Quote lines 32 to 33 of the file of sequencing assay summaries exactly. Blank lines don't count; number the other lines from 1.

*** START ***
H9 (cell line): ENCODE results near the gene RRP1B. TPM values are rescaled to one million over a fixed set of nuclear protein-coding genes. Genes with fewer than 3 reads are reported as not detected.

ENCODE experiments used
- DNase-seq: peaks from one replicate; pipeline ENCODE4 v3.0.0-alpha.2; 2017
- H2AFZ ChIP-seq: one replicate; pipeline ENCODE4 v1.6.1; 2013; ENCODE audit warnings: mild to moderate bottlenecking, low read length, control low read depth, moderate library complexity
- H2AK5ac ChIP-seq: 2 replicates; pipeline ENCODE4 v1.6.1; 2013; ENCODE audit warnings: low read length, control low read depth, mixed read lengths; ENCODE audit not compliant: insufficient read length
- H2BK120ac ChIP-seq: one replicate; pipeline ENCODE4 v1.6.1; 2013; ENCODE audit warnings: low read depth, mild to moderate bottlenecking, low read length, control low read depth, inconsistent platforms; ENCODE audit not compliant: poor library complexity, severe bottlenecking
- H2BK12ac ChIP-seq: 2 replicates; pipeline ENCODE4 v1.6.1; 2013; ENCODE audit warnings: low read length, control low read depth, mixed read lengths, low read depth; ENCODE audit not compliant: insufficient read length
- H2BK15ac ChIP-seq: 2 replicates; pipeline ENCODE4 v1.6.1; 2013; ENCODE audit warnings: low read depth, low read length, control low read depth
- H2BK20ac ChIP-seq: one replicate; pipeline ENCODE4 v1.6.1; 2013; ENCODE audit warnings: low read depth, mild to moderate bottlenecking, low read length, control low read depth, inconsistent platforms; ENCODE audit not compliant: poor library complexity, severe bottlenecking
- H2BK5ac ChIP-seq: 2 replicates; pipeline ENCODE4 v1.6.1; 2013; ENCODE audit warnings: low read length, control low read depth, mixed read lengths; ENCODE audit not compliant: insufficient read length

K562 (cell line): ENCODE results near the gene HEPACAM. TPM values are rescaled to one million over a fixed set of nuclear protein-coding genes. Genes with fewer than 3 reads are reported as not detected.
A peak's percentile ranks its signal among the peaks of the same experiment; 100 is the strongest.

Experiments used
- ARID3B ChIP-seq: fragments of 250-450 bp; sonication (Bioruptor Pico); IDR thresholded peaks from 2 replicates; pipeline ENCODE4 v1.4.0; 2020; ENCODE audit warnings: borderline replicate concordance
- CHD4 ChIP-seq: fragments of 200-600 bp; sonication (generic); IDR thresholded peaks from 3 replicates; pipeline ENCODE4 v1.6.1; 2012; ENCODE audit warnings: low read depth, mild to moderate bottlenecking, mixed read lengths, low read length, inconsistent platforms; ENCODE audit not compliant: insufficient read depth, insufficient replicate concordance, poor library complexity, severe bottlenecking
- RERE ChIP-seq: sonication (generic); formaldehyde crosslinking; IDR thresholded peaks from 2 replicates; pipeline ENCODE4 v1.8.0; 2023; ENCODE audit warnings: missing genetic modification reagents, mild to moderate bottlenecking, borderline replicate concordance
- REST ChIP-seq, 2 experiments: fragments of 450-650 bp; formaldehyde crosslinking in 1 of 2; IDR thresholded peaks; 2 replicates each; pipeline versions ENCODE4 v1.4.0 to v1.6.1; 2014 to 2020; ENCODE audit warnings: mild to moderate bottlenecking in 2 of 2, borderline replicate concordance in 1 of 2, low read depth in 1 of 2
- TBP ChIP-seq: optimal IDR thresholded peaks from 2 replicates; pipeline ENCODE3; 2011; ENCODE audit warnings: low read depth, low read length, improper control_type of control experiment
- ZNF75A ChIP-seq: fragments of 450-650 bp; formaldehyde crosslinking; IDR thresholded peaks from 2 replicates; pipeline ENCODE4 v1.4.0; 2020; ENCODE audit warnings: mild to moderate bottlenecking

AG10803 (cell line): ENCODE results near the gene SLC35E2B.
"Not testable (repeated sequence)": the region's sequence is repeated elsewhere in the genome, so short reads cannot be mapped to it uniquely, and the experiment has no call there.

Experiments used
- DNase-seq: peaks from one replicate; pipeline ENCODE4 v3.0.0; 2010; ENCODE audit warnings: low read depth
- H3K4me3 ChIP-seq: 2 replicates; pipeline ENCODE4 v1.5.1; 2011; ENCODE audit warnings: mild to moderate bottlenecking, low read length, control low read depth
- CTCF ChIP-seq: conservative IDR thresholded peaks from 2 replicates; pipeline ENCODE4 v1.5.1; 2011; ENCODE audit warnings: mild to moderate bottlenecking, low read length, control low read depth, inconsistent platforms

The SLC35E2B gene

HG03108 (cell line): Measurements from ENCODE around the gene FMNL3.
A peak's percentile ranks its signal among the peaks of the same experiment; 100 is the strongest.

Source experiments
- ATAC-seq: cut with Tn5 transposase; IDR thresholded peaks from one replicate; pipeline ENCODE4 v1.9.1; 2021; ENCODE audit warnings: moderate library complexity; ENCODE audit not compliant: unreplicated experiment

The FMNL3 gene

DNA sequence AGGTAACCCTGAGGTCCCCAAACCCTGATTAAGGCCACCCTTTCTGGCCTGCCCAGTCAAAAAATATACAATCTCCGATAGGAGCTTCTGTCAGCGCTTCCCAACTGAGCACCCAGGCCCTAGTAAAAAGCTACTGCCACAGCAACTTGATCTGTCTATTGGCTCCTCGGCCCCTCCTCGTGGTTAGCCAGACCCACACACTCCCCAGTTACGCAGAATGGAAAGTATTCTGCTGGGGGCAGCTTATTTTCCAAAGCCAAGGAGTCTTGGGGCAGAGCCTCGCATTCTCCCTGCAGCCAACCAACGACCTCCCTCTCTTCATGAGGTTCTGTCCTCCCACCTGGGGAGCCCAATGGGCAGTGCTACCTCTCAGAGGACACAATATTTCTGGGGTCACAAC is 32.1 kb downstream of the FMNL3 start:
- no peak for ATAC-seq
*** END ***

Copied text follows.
DNA sequence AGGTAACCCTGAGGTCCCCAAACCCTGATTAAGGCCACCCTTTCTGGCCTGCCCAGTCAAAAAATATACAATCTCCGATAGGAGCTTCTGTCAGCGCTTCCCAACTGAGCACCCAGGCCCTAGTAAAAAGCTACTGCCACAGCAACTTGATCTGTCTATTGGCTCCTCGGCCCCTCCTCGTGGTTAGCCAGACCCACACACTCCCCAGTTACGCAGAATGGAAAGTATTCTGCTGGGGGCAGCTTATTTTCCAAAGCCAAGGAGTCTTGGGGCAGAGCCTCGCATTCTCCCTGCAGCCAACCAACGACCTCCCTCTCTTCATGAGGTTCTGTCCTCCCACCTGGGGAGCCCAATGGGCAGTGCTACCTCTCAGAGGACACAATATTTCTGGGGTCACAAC is 32.1 kb downstream of the FMNL3 start:
- no peak for ATAC-seq